Over extensive time, the intensity decreases by six to seven percent due to a result of substrate shifts and neuromuscular fatigue. Substrate shifts mean the relative use of carbohydrate to the use of fats. All of this means that the heart rate will decrease and a downward cardiac drift will take place. Similar to an upward cardiovascular drift, a decreasing cardiovascular drift can be corrected by proper hydration, re-fuelling and electrolyte homeostasis

How is Cardiac Drift affecting your Training /Workout?

An increase in heart rate can be noticed approximately ten minutes into a moderately intensive workout, say, for instance, jogging or brisk walking. The heart rate could jump up as much as ten to twenty beats despite maintaining the same amount of effort and pace, placing you at a higher heart rate zone than at the beginning of the workout at the same level of effort. 

Various Reasons for an increase in heart rate:

  • Loss of sleep will raise the heart rate from five to ten beats per minute. 
  • Caffeine will boost the heart rate for up to 24 hours after consumption and ingestion. 
  • Workplace stress will elevate the heart rate by four to six beats per minute.
  • Dehydration could lead the heart to beat five to seven percent faster than normal. 
  • Humid and hot climatic conditions will also cause the heart to beat faster. 

With this fluctuation in your heart rate, you could be training out of the zone that you’re aiming to be in. Since your resting heart rate is changing during the day (could be due to any of the reasons stated above), it means that your training zone is being affected as well. If you do not perceive that your heart rate is higher than normal, and do not recalculate your training zone to match it, you could end up believing you are in an aerobic zone while all while you are already hitting the anaerobic approach in the higher zone. A mistake as such would tire you out faster and you might end up overexerting yourself by pushing too hard thus you can train yourself with anaerobic and aerobic exercises and stay fit.

stressed out
Keep stress at bay

How to Reduce your Cardiovascular Drift?

In order to lower the effects of cardiac drift, limit or decrease the amount of stress being placed on your system during the action of running – both, the event as well as during training sessions.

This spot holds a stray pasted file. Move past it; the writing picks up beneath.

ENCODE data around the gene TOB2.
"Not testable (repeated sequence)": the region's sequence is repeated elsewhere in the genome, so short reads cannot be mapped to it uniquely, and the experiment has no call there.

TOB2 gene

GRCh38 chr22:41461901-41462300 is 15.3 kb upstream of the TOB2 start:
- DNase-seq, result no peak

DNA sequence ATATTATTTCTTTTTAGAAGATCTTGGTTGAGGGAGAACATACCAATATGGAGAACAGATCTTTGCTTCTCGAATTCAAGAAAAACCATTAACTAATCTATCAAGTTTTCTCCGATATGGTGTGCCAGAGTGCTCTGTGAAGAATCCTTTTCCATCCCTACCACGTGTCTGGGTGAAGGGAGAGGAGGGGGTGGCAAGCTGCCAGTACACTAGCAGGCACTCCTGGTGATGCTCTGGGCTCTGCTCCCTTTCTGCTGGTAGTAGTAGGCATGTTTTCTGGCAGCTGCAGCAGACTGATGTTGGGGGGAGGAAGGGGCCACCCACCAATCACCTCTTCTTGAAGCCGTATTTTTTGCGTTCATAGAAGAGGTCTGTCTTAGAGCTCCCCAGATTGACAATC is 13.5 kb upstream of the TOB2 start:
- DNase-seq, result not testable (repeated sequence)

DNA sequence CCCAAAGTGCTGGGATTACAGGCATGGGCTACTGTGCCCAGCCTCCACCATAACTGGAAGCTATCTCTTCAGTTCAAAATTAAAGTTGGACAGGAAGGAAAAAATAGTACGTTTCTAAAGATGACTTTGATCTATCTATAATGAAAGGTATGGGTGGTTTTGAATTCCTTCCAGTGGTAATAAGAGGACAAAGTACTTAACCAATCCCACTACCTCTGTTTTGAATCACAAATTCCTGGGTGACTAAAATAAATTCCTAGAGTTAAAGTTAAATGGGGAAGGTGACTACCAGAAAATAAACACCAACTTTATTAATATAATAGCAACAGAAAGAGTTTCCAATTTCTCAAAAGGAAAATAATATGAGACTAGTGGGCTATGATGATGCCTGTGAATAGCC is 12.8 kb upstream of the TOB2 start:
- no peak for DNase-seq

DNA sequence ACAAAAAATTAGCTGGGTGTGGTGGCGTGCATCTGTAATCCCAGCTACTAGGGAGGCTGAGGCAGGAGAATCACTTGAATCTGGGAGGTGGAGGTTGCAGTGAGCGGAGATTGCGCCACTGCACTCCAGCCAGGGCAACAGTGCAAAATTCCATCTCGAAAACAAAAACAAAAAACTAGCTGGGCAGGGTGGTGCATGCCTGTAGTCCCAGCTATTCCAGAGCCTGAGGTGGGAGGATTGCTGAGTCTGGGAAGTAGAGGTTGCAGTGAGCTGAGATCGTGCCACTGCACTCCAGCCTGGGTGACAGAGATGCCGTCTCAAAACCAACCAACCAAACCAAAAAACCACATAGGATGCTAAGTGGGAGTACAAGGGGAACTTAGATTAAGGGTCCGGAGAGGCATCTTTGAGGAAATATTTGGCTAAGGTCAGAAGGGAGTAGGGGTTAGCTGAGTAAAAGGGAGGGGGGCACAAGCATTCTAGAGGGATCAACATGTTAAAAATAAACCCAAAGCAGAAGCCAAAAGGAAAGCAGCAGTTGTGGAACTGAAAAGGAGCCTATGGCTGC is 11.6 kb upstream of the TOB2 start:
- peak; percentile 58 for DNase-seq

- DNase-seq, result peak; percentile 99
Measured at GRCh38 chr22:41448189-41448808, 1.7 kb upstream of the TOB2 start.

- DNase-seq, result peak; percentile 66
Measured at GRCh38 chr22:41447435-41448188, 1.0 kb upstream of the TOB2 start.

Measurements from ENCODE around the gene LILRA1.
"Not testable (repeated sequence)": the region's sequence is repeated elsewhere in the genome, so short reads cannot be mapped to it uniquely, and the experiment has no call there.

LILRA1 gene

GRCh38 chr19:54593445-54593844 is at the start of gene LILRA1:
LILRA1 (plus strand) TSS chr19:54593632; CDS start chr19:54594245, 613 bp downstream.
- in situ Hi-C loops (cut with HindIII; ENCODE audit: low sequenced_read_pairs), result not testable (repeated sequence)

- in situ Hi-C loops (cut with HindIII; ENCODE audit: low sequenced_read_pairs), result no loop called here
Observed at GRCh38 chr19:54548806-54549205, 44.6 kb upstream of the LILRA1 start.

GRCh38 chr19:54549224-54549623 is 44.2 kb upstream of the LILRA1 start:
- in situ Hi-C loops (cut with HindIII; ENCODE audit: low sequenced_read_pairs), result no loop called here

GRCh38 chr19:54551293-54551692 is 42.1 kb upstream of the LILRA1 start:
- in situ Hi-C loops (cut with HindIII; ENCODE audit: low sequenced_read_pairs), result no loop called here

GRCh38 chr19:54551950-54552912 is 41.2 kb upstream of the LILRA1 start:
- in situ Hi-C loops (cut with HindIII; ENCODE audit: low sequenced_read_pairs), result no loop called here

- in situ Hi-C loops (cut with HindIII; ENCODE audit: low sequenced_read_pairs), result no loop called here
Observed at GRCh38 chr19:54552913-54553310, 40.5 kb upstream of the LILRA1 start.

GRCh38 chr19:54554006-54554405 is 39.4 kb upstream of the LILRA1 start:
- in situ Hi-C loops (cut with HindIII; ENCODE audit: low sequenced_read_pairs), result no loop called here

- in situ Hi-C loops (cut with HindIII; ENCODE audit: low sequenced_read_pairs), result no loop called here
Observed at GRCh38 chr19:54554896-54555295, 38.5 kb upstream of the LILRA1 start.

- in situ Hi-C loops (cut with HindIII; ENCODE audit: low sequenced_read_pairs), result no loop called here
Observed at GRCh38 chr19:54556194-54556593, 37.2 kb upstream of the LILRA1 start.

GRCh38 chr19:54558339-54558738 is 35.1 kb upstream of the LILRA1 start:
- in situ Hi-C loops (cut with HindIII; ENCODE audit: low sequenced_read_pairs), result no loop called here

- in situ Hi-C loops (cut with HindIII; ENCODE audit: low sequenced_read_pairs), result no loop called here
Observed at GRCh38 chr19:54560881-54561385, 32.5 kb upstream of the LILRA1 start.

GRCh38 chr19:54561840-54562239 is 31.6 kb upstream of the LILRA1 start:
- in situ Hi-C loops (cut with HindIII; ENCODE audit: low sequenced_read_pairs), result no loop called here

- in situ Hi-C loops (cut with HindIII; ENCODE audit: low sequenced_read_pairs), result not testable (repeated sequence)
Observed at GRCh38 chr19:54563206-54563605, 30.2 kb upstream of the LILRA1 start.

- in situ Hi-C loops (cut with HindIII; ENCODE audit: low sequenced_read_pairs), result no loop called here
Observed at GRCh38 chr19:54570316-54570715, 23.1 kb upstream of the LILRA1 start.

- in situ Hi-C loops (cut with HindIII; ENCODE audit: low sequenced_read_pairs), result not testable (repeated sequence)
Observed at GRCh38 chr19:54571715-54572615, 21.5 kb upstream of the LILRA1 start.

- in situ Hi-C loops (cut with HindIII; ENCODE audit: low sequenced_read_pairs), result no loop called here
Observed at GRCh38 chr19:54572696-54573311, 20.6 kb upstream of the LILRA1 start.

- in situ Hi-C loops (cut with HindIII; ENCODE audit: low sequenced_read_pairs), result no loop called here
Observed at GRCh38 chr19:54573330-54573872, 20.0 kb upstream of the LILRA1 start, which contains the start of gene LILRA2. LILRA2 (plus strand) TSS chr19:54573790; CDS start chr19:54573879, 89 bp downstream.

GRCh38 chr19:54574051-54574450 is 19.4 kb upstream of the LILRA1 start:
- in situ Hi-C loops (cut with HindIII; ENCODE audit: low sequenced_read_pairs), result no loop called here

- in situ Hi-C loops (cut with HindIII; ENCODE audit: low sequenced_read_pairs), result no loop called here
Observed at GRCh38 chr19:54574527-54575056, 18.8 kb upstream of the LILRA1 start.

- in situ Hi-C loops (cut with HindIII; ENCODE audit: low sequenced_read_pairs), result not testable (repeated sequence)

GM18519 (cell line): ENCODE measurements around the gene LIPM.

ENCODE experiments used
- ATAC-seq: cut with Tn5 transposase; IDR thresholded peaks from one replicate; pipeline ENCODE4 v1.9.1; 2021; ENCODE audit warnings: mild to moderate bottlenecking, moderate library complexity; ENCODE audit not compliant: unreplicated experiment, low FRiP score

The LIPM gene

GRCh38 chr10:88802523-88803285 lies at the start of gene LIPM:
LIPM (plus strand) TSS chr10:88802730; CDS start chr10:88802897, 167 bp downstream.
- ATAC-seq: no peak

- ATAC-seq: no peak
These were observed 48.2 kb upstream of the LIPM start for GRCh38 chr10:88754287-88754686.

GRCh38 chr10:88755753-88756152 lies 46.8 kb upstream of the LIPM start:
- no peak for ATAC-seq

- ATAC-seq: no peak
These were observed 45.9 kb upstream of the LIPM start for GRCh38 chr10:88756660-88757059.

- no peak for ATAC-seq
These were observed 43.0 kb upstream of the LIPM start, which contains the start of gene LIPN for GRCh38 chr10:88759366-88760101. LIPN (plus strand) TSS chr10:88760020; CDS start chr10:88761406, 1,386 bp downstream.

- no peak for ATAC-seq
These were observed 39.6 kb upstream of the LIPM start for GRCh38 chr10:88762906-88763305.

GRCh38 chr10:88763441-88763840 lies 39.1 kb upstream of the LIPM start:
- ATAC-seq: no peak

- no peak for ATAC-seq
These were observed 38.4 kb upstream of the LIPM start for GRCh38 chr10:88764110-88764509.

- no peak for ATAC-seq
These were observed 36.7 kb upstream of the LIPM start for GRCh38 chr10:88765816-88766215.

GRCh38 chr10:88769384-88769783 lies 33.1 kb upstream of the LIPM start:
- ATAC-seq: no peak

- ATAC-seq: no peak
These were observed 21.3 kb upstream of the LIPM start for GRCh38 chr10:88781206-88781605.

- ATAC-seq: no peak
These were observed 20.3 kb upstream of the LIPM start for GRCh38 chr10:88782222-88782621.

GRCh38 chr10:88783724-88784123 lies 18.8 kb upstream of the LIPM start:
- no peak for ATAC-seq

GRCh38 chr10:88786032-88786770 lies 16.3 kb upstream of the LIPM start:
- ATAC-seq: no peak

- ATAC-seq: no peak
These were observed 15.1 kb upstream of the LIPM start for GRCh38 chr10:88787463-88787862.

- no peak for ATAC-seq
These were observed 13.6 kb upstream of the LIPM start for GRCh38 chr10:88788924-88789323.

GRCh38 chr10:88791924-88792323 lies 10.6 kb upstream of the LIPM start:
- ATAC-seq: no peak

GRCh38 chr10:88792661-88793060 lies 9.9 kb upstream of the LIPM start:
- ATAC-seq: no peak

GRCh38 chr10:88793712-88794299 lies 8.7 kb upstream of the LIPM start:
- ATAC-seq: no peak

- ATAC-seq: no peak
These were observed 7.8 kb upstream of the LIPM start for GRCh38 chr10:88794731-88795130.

Two of the easiest and fastest ways to fight this issue is proper rehydration and attempting to keep the body as cool as possible. 

Proper hydration would include an intake of 24 – 32 ounces of liquids for every one hour at the least. In the case of hot or humid climates, the intake could even be doubled. While the amount may seem like a lot as long as it isn’t causing any gastric distress, then you’re doing alright. A good way to cool down is to slowly pour water over your head. This would aid in restricting the increase of your core body temperature by causing a mentally pleasing effect. 

Few tips on hydration that runners need to keep in mind:

  • The body has a tendency to absorb cool liquids a lot better than warm liquids so chill your bottles or add some ice cubes. 
  • Women’s hydration needs are different from men’s. Since women tend to sweat less their intake of water too would be less comparatively. 
  • Another thing that plays a part in dehydration is your weight. The lighter weighted would deal with heat much better. The key is to know how much you sweat and to replace the same. 
  • Dehydration isn’t a one-day thing. The effects of it are easily carried over and could affect your performance levels, so don’t ignore the signs. 
stay hydrated
Stay hydrated to be on tracks

What to do about Cardiovascular Drift?

Don’t go by what your monitors display as fancy and ‘goal-oriented’ digits. Instead, use your heart rate as an advantage and as a guide to help you get onto the right path. An easy way to get there is to begin using breathing rhythm as a way to determine your intensity. This might pose some difficulty at first, so begin by using your heart rate monitor for the ten to fifteen minutes to get the basic gist, then repeat the same by running by feel and keeping the monitor covered. Glance at your data once you’re done running to compare the breathing rhythm and effort. Similarly, with the other underlying concepts of gizmos and gadgets, you can grasp better application techniques to your training. 

cardiac drift
Don't be slave of heart rate monitors (source)

Summing Up 

Don’t let Cardiac drift lead to a drift in your performance levels. It will occur, but you need to be aware of it and limit it. Your heart rate affects your performance because of oxygen uptake. But realizing how your heart rate is affecting your running will help you to become a better runner. Remember to limit the levels of stress you place on your body by following proper refueling and rehydrating patterns and keeping the body temperatures down. Your body is already stressed giving the different types of training and races you subject it to, put some thought into it, and be kind to your body….